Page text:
Litigation should be reserved for cases where one or both spouses cannot cooperate and come to their own agreements. Usually, neither spouse is pleased with the results of a litigated divorce.
Instead of litigation, spouses may choose collaborative divorce. Collaborative divorce is less expensive than litigation but pricier than mediation. However, collaborative divorce offers the help of numerous professionals, while mediation does not.
In a collaborative divorce, spouses meet together with their attorneys, divorce coaches, and other professionals relevant to their case, like accountants, child specialists, or real estate agents. The purpose of the professionals is to help resolve all of the divorce issues from custody and visitation to division of assets and debts.
Collaborative divorce is by no means inexpensive. It can run from $25,000 and $50,000. On the high end, this is comparable to litigation. However, any agreement the spouses come to will be a mutually acceptable agreement.
Spouses may choose to mediate their divorce. Mediators may be mental health professionals or attorneys. If a mediator is a mental health professional, the cost is typically between $100 and $250 per hour. If a mediator is an attorney, look to pay between $250 and $950.
The mediator encourages spouses to make their own divorce agreement and helps to alleviate tension between the two. The cost of mediation depends on the number of sessions needed, the location, and the type of mediator chosen. Mediation usually costs between $1500 and $10,000.
Filing Without Professional Assistance
Some spouses decide not to use professional help and to tackle divorce on their own. While spouses may think this is the least expensive and simplest option, filing for divorce without legal assistance often backfires.
Many times, spouses make mistakes on their legal forms and fail to get their case beyond the court clerk. Some spouses think they agree only to learn a month or so into their divorce that this is not the case. While others make mistakes in finalizing their divorces that can cost them financially or in some other way for a lifetime.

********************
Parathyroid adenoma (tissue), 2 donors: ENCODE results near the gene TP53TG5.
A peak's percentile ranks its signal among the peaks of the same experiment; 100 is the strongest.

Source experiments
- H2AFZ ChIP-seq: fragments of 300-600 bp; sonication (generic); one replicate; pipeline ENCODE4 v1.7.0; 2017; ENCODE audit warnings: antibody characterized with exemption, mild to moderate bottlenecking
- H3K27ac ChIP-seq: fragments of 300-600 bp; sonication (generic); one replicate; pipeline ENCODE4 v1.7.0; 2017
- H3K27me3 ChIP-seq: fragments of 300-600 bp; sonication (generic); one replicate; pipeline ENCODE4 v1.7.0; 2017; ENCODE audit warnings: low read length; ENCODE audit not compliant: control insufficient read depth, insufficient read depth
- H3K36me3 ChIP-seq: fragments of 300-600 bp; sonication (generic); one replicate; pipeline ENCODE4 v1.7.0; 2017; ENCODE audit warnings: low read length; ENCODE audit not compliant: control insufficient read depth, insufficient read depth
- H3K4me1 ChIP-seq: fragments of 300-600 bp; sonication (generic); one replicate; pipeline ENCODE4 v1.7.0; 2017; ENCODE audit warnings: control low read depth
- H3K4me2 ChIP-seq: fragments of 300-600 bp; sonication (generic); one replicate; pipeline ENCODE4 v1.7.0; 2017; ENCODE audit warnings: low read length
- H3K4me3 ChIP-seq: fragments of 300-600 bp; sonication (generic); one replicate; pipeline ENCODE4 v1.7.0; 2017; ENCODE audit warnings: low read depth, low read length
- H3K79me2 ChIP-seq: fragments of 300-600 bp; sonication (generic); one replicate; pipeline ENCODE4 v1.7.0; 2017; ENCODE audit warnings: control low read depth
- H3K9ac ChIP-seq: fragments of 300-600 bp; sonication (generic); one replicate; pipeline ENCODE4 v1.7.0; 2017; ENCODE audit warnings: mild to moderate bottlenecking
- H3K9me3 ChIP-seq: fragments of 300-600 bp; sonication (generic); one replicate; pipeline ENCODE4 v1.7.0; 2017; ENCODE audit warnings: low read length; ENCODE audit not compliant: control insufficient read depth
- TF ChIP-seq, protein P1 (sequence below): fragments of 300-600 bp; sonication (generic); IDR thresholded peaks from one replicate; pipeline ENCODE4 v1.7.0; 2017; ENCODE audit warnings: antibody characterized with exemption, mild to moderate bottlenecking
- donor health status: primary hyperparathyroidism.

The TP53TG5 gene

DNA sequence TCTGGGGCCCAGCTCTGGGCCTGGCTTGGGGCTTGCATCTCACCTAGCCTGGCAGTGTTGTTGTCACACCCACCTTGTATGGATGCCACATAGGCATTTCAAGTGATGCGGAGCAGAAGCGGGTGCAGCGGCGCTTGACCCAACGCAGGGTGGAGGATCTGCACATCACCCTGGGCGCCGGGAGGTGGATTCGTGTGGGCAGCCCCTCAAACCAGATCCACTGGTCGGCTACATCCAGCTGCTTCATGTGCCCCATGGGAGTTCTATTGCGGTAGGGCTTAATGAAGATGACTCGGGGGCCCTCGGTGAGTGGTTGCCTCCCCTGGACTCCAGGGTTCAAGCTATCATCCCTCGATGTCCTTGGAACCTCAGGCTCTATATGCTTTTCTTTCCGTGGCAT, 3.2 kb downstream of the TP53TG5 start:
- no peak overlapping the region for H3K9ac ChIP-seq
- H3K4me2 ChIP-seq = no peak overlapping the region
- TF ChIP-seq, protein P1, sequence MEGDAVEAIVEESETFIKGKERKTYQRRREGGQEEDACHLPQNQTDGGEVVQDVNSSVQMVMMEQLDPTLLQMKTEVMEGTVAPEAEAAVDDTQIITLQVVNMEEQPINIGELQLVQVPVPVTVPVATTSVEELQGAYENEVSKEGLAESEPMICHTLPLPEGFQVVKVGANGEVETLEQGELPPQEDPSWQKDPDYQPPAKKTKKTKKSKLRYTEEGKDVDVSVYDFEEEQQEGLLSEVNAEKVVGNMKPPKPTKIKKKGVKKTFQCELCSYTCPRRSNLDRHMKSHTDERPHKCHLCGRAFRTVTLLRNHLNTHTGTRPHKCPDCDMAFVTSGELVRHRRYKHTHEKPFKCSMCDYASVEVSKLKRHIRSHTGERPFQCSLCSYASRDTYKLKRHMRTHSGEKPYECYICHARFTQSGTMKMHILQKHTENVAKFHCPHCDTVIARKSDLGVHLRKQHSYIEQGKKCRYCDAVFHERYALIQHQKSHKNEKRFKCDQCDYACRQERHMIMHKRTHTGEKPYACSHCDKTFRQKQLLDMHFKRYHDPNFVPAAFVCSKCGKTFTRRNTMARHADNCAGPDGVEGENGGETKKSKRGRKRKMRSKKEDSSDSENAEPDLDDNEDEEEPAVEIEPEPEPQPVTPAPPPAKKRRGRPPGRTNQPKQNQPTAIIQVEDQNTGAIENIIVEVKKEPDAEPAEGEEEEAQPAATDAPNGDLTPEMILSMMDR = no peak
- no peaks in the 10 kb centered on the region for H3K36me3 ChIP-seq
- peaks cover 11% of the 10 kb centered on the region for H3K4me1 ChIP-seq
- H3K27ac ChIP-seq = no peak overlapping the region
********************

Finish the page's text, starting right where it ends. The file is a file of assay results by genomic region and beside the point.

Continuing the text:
It is more expensive to go back and fix a bad divorce decree than to do it right in the first place. It is wise to speak with an experienced Los Angeles divorce attorney before doing attempting any do-it-yourself divorce.
How Much is a Divorce Lawyer in California?
A divorce attorney in California can cost between $250 and $950 per hour. This depends on where you live in California and the complexity of your case.
An Experienced California Divorce Attorney Can Help You
If you would like to speak with an experienced divorce attorney, call Fernandez & Karney. We can lead you through the California divorce process and ensure you understand how California’s divorce laws directly impact your case. We can also discuss the possibility of an uncontested divorce and if you qualify for a summary dissolution of marriage.
Contact Fernandez & Karney today and schedule a confidential consultation. Let us answer your questions about divorce litigation, collaborative divorce, mediation, or review a proposed settlement between you and your spouses for underlying issues. We want you to start your future on the best footing possible.